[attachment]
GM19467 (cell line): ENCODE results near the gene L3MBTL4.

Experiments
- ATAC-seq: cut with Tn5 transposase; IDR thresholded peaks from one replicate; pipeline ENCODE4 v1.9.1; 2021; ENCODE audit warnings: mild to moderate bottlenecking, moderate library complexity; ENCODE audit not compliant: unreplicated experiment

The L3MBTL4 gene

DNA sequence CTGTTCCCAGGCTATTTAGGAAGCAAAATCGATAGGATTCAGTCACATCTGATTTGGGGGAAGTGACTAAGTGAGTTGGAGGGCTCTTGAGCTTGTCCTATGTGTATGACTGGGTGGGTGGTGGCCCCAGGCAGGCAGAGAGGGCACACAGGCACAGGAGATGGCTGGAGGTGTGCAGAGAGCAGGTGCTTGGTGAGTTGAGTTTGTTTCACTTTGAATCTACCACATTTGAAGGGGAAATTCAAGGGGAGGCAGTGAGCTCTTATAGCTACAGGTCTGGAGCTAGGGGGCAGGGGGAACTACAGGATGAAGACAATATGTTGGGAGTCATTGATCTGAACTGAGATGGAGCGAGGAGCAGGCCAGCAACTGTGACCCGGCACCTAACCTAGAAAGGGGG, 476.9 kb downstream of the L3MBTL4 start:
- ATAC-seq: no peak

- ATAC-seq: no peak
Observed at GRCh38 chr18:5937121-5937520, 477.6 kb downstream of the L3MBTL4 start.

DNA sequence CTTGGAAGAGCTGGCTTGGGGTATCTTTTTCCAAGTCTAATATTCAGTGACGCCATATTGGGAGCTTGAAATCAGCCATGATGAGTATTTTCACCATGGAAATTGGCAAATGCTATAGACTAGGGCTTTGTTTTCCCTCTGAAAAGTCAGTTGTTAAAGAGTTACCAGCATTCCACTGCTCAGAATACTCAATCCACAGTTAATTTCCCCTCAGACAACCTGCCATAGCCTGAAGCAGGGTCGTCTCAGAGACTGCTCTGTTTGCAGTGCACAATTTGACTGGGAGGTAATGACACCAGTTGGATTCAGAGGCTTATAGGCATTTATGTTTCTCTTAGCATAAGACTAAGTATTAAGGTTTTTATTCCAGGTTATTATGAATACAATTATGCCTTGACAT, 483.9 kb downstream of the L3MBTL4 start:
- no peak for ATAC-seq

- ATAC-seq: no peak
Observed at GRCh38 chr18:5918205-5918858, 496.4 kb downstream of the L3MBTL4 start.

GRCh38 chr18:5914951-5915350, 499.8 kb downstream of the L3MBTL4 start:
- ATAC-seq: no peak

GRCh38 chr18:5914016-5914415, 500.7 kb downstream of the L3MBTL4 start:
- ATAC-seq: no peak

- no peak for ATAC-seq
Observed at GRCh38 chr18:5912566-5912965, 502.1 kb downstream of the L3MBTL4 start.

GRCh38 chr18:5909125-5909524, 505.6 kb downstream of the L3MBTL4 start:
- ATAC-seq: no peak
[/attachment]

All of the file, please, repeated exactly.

GM19467 (cell line): ENCODE results near the gene L3MBTL4.

Experiments
- ATAC-seq: cut with Tn5 transposase; IDR thresholded peaks from one replicate; pipeline ENCODE4 v1.9.1; 2021; ENCODE audit warnings: mild to moderate bottlenecking, moderate library complexity; ENCODE audit not compliant: unreplicated experiment

The L3MBTL4 gene

DNA sequence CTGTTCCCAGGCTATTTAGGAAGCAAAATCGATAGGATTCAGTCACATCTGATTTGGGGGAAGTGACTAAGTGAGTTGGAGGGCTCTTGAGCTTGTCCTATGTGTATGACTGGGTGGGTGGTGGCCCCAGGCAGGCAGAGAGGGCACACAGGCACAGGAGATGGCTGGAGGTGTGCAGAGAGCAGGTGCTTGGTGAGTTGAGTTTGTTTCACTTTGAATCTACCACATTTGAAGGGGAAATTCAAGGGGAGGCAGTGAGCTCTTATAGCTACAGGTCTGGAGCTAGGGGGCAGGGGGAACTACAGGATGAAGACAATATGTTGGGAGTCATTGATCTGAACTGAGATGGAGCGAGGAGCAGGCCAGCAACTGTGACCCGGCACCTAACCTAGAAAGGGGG, 476.9 kb downstream of the L3MBTL4 start:
- ATAC-seq: no peak

- ATAC-seq: no peak
Observed at GRCh38 chr18:5937121-5937520, 477.6 kb downstream of the L3MBTL4 start.

DNA sequence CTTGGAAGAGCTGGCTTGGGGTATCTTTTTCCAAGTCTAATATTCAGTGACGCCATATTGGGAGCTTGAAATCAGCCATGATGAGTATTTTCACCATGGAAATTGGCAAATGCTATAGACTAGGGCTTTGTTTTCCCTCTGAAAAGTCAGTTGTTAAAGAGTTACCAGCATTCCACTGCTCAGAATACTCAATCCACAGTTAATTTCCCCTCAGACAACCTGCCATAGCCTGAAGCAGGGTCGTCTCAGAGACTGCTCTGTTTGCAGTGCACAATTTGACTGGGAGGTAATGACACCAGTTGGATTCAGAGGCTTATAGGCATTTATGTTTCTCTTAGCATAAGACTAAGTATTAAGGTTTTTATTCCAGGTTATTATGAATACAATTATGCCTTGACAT, 483.9 kb downstream of the L3MBTL4 start:
- no peak for ATAC-seq

- ATAC-seq: no peak
Observed at GRCh38 chr18:5918205-5918858, 496.4 kb downstream of the L3MBTL4 start.

GRCh38 chr18:5914951-5915350, 499.8 kb downstream of the L3MBTL4 start:
- ATAC-seq: no peak

GRCh38 chr18:5914016-5914415, 500.7 kb downstream of the L3MBTL4 start:
- ATAC-seq: no peak

- no peak for ATAC-seq
Observed at GRCh38 chr18:5912566-5912965, 502.1 kb downstream of the L3MBTL4 start.

GRCh38 chr18:5909125-5909524, 505.6 kb downstream of the L3MBTL4 start:
- ATAC-seq: no peak